In about 1538 the huge Monastery of the Holy Mother of God and St. Rumon in Tavistock was dissolved during the Reformation, the bejeweled shrine of Rumon was smashed by the iconoclasts, and the main monastery church was demolished. However, some non-ecclesiastical buildings from the former Saxon monastery fully or partly survive to this day and can be found in the center of the town—they include the former refectory, the gateways and the porch. These stand in the grounds of the large and magnificent St. Eustachius (namely St. Eustacius Placidus the Great Soldier-Martyr: commemorated on October 3 in Orthodoxy) parish church, where our saint is commemorated. Notably, he is depicted on two stained glass windows inside the temple—on one of them together with the Great-martyr Eustacius (there is even a Greek icon of the latter in this Anglican church). The monastery once lay to the south of the church. The church was first mentioned in 1265 and the present edifice was finished and consecrated in 1318.
Later in the same century it fell into disrepair and was partially reconstructed in the Perpendicular style—a typical “English” style of Gothic characterized by broad arches, elaborate fan vaulting, and large windows with vertical tracery. Notably, St. Eustachius’ was never part of the monastery and was built by the monastic community for the townsfolk. The splendor of this church is seen in its numerous old monuments, fine stained glass windows, intricately carved bench ends and the fifteenth-century font. Interestingly, it is believed that Sir Francis Drake (1540/42-1596), the famous English sailor who helped defeat the Armada and was the first Englishman to circumnavigate the globe, was baptized in this very font of St. Eustachius. In the churchyard there is a tree with an accompanying curious plate describing it as "a true descendant (by budding) of the original Holy Thorn of Glastonbury", which according to legend was planted by St. Joseph of Arimathea (source: A History of Tavistock Parish Church, page 4). The local guide book also mentions that the holy remains of St. Rumon are believed to lie some feet below the swirling traffic of the town’s Betford Square.
On Abbey Place in the town stands what once was the abbot’s hall of the monastery. Today it is called “the Abbey Chapel” and it has held Presbyterian services since the 1690s. Not far from the church is the ruined ancient and mysterious “Betsy Grimball’s Tower” which belonged to the monastery. Apart from this, Tavistock boasts an infant school in honor of St. Rumon and an ancient holy well dedicated to some “St. John”, tucked into a hill within a public park on the bank of the local River Tavy. Although in England “St. John” usually refers to either St. John the Baptist or St. John the Divine (according to the Orthodox name, John the Theologian), this time the patron is a local medieval abbey monk who perhaps lived on the spot as a recluse with the blessing of the monastery.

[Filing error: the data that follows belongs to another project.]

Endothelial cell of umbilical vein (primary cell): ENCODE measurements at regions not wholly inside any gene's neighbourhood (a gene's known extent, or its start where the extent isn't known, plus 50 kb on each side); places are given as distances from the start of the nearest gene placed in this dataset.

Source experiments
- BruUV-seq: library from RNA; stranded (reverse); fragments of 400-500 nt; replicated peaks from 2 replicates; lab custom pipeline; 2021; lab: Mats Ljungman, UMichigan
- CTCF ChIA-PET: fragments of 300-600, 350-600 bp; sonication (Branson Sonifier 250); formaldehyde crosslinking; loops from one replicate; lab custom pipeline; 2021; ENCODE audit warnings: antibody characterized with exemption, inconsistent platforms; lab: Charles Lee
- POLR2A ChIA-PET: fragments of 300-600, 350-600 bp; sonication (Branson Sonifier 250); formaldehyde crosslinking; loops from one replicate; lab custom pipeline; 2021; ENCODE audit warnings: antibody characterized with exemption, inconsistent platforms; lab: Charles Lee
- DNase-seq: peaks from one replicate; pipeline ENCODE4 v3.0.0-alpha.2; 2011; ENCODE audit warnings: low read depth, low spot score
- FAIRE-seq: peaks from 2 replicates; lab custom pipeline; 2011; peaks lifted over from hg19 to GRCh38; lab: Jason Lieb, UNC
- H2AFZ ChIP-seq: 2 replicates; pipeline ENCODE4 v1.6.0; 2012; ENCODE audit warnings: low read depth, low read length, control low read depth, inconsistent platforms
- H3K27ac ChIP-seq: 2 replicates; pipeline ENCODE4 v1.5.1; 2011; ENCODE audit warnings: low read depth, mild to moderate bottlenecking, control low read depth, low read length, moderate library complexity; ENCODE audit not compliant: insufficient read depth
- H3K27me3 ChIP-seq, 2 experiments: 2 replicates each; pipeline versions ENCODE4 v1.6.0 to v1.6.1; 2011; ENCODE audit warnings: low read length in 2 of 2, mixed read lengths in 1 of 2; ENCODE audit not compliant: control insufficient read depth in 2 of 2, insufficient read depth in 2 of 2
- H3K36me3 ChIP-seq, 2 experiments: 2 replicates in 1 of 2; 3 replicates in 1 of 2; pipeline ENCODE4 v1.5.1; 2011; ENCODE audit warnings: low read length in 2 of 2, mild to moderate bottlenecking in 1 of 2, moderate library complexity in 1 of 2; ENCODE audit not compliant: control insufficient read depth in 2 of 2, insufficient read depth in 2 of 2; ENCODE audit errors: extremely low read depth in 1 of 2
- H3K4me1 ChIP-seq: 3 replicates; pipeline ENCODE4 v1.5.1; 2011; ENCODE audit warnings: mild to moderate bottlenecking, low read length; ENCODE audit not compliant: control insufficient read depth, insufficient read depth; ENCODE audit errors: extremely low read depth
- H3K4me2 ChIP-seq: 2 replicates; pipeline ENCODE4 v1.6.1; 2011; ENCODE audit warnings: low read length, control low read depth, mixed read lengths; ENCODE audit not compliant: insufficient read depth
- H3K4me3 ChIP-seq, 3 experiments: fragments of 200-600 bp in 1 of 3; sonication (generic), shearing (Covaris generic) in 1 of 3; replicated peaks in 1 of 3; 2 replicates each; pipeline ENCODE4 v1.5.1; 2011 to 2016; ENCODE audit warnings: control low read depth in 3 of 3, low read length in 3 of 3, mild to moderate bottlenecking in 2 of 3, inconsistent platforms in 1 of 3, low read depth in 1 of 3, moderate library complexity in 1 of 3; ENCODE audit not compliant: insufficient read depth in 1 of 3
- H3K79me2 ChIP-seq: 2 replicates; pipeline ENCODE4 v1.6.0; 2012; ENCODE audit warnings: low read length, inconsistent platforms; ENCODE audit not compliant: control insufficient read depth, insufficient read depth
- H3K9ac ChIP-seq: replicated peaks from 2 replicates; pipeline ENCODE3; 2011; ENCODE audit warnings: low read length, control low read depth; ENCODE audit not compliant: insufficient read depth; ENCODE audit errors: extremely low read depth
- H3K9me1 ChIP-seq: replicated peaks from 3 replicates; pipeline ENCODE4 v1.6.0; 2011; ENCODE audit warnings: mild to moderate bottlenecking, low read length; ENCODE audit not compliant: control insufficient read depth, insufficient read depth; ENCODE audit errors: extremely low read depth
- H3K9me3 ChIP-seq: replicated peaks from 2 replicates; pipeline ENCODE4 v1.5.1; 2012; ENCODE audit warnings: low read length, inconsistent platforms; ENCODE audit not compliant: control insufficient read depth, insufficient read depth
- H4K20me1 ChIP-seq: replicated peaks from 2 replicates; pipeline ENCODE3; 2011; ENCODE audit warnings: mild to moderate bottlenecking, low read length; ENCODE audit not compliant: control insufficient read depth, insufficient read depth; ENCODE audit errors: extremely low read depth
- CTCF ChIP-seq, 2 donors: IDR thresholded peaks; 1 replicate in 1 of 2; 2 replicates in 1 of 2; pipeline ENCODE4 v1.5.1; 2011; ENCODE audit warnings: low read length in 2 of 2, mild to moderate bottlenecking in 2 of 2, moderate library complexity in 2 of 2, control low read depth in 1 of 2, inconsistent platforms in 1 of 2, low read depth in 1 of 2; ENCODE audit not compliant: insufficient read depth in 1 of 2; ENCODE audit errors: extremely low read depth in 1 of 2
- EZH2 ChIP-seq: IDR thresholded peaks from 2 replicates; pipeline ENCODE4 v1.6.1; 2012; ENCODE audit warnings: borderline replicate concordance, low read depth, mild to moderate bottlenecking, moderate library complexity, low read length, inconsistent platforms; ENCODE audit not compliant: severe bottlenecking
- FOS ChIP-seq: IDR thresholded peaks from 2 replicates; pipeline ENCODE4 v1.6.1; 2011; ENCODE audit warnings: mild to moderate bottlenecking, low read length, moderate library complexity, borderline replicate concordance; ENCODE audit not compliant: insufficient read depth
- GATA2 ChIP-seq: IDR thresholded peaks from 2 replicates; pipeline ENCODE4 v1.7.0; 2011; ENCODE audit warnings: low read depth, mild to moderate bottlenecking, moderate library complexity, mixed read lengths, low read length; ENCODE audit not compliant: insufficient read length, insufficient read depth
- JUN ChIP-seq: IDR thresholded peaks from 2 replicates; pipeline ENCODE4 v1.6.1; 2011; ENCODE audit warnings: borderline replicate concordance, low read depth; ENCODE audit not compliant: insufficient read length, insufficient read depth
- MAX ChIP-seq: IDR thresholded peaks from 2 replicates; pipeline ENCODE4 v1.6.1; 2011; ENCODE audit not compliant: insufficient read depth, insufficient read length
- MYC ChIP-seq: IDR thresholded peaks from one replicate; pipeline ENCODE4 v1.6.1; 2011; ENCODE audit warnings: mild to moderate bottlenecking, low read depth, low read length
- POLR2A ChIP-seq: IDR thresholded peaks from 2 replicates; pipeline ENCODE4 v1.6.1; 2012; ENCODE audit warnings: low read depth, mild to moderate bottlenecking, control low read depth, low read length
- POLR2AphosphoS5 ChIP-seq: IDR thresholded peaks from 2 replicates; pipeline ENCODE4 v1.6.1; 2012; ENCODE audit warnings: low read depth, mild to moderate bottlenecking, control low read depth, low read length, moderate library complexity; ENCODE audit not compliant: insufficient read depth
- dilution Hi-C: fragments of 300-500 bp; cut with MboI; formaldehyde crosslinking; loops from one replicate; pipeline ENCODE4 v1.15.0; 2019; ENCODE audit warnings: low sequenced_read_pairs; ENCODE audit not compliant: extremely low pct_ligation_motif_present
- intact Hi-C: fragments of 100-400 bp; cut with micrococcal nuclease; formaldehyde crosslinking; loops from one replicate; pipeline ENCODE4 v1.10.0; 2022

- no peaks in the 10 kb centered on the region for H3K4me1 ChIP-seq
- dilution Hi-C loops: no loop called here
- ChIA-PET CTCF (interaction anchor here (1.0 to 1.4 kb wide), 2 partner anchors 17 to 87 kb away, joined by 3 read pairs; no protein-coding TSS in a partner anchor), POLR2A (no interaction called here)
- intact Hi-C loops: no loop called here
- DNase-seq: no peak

The village of Romansleigh lies in north Devon. The local fourteenth-century parish church is dedicated to St. Rumon, the settlement’s heavenly patron. The village also has a holy well dedicated to our saint, although it is in a secluded location. The well-chamber’s fabric is mostly medieval with several twentieth-century additions, while the well itself was re-consecrated by the Anglican bishop not long ago for the baptism of children.
Outside Devon, Rumon has been venerated and loved in Cornwall, especially in the places where he built churches and monasteries and where his holy relics earlier rested at some points. The parish church in honor of St. Rumon has stood in the village of Ruan Lanihorne in south Cornwall since 1321. The hamlet lies in a wooded area between the River Fall and its small tributary the River Ruan. The granite church has a chancel, a nave, a north aisle and a south transept. The south transept comprises an early tomb which commemorates an early priest or maybe Rumon himself.